Years ago, SNL had a very funny skit where Jon Lovitz played ( inept Democratic presidential candidate ) Michael Dukakis.
At one point during a debate, the Dukakis character responding to comments by the Dana Carvey played George H.W. Bush character says, “I can’t believe i’m losin’ to this guy.”
I was reminded of that watching Daggett’s nothing-to-lose performance Thursday night. He was humorous, refreshing and presented a clear alternative in a campaign wrought with sharp policy disagreements and nasty personal attacks. Daggett had the advantage of playing up the nice and funny side, which at this point would be hard for the two others to pull off.
No doubt, this is now a three-way race. How much of a difference Daggett will make remains to be seen, but the Christie camp has got to be nervous that people who are tired of Corzine’s policies might very well see Daggett as a better protest vote.
As for Corzine, not generally known for his oratory skills, low expectations were his best friend. People I spoke with thought he did more than hold his own. He was able to highlight what his supporters have always said are his good intentions that aren’t always articulated well on the trail.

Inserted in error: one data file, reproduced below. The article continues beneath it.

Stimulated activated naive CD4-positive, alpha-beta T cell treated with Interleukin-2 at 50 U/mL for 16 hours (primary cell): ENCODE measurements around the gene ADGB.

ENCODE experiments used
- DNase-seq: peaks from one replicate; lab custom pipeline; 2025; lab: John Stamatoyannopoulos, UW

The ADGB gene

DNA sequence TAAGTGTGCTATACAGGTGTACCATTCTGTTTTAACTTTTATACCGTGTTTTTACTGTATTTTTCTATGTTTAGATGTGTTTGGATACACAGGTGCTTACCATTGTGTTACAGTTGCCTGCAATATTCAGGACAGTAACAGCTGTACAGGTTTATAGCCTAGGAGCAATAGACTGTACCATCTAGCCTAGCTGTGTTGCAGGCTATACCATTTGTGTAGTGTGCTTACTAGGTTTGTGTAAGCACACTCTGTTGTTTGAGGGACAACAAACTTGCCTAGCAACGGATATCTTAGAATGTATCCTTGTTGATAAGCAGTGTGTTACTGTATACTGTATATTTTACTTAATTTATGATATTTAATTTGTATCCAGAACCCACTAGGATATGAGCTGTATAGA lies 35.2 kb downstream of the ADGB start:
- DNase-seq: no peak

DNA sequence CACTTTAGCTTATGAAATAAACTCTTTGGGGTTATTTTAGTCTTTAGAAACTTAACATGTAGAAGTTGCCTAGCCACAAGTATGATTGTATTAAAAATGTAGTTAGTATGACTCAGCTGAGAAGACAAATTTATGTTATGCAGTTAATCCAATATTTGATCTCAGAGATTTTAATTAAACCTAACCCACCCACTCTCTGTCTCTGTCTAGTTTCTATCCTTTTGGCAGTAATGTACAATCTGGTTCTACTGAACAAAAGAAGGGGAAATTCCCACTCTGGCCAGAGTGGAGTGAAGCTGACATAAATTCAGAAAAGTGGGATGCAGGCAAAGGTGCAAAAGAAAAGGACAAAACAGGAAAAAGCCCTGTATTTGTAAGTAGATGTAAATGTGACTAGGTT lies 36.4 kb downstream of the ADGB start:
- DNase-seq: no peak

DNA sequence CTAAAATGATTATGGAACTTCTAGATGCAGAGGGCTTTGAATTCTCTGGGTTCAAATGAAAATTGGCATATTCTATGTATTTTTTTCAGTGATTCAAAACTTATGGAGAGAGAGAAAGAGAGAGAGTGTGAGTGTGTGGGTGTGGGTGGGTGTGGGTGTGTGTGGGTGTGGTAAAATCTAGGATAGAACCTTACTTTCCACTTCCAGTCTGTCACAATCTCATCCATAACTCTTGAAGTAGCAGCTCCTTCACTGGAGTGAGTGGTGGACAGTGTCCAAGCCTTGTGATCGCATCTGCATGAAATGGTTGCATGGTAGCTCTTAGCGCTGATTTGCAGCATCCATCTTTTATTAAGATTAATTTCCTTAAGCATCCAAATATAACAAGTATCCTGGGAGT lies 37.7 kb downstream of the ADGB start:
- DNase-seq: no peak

At a couple of points it seemed as though Corzine and Daggett were even ganging up on Christie a bit – mocking him for not having a specific tax cutting and spending reduction plan.
Christie also landed a couple of solid blows. He repeatedly drew attention to Corzine’s record on taxes accusing the guv of raising taxes and fees during his first term by $9 billion. He also drew a stark contrast between himself and the two other candidates pointing out that neither Daggett nor Corzine would pledge not to raise taxes. Christie would not, and that could go a long way with voters who are feeling a bit taxed to death lately as they feel the pinch of the economic recession.
But to circle back to this point about plans. Corzine has a record. A lot of people don’t like it, but you can’t say he hasn’t been tackling tough issues. Daggett this week unveiled his plan to reduce property taxes. He would extend the sales tax to services, something that he argues is long overdue as the economy has shifted from goods-based to service-based. Again, may not be such a great idea, but at least it’s an idea. The criticism of Christie ( and this has come from within his own party ) is that there is no comprehensive plan to reduce property taxes. Christie said last night that there is “no silver bullet.” True, but some say if voters are gonna change horses they are gonna need a reason. And for the first time last night we saw that a change could easily be made to Daggett as an anti-Corzine vote instead of Christie.